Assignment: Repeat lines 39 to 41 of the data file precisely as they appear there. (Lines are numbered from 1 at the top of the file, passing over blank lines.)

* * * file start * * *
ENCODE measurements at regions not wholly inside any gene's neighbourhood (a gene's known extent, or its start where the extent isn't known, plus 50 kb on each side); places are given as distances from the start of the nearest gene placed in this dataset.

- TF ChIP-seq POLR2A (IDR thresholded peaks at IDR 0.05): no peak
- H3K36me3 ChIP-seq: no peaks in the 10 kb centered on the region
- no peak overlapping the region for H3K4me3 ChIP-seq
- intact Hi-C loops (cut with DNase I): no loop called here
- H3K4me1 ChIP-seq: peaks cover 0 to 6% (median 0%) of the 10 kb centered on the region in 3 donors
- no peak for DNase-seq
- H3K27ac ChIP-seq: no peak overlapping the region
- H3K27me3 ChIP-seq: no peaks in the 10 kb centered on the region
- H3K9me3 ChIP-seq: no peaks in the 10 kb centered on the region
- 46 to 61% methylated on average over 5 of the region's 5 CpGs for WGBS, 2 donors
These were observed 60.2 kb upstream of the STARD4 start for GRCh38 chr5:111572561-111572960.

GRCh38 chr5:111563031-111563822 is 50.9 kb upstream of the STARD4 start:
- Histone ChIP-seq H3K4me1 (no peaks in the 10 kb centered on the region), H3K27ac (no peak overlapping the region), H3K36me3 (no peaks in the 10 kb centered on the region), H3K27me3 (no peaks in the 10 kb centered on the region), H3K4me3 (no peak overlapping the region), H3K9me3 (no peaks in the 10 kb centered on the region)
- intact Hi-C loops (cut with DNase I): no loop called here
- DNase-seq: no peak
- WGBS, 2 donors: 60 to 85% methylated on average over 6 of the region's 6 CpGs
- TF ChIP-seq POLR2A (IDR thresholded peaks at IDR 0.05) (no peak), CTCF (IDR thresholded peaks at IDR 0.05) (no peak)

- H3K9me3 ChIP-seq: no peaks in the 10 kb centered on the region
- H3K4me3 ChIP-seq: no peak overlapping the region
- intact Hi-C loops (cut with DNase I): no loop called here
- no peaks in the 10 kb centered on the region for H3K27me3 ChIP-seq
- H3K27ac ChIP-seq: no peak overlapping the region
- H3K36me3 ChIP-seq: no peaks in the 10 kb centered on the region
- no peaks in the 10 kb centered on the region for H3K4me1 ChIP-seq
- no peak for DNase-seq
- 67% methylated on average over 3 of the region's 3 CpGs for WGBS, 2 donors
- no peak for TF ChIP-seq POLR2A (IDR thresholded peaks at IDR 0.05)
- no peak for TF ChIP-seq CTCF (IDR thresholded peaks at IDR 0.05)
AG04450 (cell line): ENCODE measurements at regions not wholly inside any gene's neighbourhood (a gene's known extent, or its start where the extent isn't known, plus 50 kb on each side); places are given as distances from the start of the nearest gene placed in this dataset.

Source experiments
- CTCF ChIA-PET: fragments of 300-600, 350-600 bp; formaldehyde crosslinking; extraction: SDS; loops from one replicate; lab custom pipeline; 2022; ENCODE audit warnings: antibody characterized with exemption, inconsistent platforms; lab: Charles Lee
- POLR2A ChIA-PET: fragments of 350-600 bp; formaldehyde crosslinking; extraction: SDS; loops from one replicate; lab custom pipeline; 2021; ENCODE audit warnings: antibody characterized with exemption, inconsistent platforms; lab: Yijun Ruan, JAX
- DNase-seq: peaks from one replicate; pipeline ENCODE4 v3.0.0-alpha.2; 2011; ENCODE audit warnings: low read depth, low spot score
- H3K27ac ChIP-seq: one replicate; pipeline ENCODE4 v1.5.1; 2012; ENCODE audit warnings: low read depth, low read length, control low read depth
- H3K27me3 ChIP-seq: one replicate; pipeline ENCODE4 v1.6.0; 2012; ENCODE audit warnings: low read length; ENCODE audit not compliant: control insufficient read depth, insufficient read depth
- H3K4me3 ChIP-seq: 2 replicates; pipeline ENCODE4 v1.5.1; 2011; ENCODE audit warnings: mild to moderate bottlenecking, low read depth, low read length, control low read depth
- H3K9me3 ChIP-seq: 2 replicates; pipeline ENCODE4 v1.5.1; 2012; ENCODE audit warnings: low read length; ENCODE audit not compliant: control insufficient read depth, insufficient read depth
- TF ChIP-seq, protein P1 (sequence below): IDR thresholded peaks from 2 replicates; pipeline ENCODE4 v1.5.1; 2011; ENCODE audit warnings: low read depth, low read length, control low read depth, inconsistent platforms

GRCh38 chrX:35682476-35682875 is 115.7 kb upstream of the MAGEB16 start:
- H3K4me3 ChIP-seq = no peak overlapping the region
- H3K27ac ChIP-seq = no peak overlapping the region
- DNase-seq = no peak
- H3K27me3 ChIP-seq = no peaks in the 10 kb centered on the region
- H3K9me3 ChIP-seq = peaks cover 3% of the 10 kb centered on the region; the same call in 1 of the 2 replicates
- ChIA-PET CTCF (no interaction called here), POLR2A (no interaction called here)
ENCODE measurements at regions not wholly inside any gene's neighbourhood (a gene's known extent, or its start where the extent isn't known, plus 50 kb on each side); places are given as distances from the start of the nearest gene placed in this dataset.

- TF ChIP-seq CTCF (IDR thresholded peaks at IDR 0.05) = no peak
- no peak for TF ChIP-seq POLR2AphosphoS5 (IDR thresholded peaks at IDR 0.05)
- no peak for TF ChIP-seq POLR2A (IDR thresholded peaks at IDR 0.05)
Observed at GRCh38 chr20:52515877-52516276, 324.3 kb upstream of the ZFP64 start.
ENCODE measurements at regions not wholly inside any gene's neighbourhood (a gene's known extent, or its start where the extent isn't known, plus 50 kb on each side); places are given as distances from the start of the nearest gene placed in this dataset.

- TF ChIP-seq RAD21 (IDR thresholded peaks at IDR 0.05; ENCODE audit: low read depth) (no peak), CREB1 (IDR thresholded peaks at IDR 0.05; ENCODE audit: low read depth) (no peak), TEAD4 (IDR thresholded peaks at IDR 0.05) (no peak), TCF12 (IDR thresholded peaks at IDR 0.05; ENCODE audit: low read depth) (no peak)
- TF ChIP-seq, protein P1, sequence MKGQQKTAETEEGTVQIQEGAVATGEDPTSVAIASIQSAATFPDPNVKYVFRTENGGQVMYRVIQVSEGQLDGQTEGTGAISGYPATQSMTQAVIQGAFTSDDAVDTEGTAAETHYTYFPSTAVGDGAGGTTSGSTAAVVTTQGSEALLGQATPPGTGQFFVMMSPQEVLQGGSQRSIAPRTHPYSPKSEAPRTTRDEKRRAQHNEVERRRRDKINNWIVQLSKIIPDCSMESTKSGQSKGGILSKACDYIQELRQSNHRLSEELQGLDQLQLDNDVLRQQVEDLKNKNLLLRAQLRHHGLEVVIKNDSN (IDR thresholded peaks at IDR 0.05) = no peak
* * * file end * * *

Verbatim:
- TF ChIP-seq, protein P1 (sequence below): IDR thresholded peaks from 2 replicates; pipeline ENCODE4 v1.5.1; 2011; ENCODE audit warnings: low read depth, low read length, control low read depth, inconsistent platforms

GRCh38 chrX:35682476-35682875 is 115.7 kb upstream of the MAGEB16 start:
- H3K4me3 ChIP-seq = no peak overlapping the region